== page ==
The image of scattered laser light from the tissue surface, often referred to as a raw speckle image, is generated from a random static interference pattern that results from coherent light reflecting off of a rough surface. If an object consists of moving particles, as in the case with red blood cells in tissue, then the speckle pattern will fluctuate at a frequency due to the Doppler shift created by the moving particle. While other factors can affect this, these fluctuations are mainly caused by the changes in blood flow. The speckle contrast image () is defined as the ratio of the standard deviation () to the mean intensity () in a small region of the raw speckle image. Each raw speckle image was converted to a speckle contrast map in real time using optimized algorithms,19 and each set of 10 speckle contrast images was averaged together to reduce the image-to-image variations to less than 1%. This averaged speckle contrast image was then converted to an image of relative correlation times using Eq. (1):
Green-light reflectance images were initially used to confirm the retinal vessel locations. The green-light reflectance image [Fig. 2(a)] showed the larger retinal vessels branching from the optic nerve head as well as a smaller meshwork of choroidal vasculature throughout the eye. Compared with the reflectance images, the LSCI images [Fig. 2(b)] showed better contrast of the retinal and choroidal vessels as well as relatively higher flow in the posterior ciliary artery. During the gas challenge, ocular blood flow increased from 11% to 31% during hypercapnia [Fig. 2(c)] and decreased from 23% to 40% during hyperoxia [Fig. 2(d)]. These changes are particularly apparent in the retinal vessels. There are also blood-flow changes in the “background,” due to the dense vascular meshwork of the choroidal vessels. These results are consistent with blood-flow changes reported by using laser Doppler flowmetry20 and MRI.21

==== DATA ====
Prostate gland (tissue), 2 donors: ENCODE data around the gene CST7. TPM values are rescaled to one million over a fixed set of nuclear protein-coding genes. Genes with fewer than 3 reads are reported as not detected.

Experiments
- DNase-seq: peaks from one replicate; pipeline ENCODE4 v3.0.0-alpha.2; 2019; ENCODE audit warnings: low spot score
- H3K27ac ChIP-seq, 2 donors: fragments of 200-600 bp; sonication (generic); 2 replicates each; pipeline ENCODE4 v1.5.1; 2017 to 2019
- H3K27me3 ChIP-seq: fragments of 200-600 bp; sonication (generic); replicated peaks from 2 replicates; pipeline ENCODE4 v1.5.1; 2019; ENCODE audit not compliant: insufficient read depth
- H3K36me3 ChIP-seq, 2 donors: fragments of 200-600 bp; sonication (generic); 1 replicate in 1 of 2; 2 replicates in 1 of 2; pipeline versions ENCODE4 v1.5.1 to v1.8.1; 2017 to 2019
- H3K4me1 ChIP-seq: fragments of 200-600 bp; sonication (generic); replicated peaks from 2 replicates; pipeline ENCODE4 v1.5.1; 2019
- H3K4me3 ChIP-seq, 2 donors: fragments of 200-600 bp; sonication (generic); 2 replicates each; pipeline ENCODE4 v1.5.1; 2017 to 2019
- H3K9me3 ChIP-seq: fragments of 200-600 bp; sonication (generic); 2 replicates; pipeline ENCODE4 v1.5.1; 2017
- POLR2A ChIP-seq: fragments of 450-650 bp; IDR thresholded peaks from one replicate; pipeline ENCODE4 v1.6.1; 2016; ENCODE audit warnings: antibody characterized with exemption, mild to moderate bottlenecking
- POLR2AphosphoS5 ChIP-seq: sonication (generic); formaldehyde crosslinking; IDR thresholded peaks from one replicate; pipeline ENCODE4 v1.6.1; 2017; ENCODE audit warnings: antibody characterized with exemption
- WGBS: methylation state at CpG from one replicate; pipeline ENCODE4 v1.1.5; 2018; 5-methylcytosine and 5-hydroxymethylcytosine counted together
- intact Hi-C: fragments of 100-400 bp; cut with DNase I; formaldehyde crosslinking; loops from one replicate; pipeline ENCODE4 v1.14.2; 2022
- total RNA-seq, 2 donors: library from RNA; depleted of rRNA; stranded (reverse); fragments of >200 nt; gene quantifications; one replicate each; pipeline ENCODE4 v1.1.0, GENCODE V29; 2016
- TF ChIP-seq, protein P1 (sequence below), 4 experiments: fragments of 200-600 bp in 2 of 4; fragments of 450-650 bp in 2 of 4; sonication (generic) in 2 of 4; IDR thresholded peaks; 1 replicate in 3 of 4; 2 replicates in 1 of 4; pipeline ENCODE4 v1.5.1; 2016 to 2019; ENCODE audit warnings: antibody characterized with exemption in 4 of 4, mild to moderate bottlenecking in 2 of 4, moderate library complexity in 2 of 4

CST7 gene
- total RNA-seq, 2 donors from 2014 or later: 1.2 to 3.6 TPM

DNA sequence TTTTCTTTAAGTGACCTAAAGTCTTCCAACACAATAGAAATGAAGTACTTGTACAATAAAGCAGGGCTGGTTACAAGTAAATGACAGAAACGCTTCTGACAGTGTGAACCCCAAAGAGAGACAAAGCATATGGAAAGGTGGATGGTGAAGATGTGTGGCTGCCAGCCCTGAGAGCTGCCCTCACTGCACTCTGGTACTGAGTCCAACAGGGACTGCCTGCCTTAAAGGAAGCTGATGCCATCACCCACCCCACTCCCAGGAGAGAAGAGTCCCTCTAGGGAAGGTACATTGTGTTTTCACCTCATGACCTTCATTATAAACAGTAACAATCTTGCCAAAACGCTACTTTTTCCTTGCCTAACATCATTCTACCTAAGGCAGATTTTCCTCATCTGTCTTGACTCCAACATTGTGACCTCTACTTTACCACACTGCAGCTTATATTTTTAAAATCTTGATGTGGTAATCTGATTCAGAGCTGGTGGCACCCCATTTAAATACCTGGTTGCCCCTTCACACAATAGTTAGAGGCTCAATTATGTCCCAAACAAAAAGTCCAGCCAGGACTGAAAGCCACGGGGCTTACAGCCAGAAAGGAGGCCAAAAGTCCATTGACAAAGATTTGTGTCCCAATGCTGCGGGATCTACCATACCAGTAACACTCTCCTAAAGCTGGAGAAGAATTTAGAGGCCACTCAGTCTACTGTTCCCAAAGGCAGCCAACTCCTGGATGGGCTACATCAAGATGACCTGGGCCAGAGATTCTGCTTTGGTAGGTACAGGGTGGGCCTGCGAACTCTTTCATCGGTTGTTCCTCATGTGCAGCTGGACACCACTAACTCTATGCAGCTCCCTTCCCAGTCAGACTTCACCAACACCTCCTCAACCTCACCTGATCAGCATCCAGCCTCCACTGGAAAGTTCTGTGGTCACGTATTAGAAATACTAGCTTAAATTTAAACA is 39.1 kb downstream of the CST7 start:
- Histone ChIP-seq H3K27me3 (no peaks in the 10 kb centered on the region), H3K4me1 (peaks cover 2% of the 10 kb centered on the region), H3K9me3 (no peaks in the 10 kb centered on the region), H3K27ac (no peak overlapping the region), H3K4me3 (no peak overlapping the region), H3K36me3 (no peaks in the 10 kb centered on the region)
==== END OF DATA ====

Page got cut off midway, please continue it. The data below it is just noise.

LSCI was then used to investigate visual stimulation in the rat retina. Time-course data from several regions of interest showed increased blood flow during visual stimulation (Fig. 3). While blood flow from a given region would have signaled contributions from both the retina and the choroid, selecting regions with large identifiable retinal vessels were likely heavily weighted toward retinal blood flow.
The maximum blood-flow response was 10% and 15% depending on the region of interest, and the time to reach 50% of the peak blood-flow response from stimulus onset was 3.2 s in the retinal vessels, consistent with those reported previously in rats (2.25 s)13 and humans (3.4 s).22 Given that it is difficult to compare relative blood-flow changes across animals, the time-to-peak measurements may offer advantages in the study of retinal diseases.
While it is possible to measure hemodynamic responses by reflectance imaging, the commonly used visible light for neurological studies interferes with retinal measurement, because it stimulates the retina.23 Moreover, the reflectance changes (which have complex signal sources) are difficult to interpret with respect to physiological parameters. By contrast, an advantage of LSCI is that it uses infrared light, which should not visually stimulate the retina,22 and provides a single physiological parameter (ca. blood flow).
In conclusion, this study demonstrated the feasibility of performing LSCI via an endoscope to generate images of blood flow in the rat retina. Because rodents are common animal models for human retinal diseases, this approach may prove useful to investigate retinal disease pathophysiology and novel treatment strategies in rodent models. Future studies will focus on integrating interleaving LSCI and oximetric acquisition, applying this approach to study retinal diseases, and evaluating novel treatments.
This work was supported in part by the Department of Veterans Affairs (VA MERIT Award) and NIH (R01 EY018855 and R01 EY014211).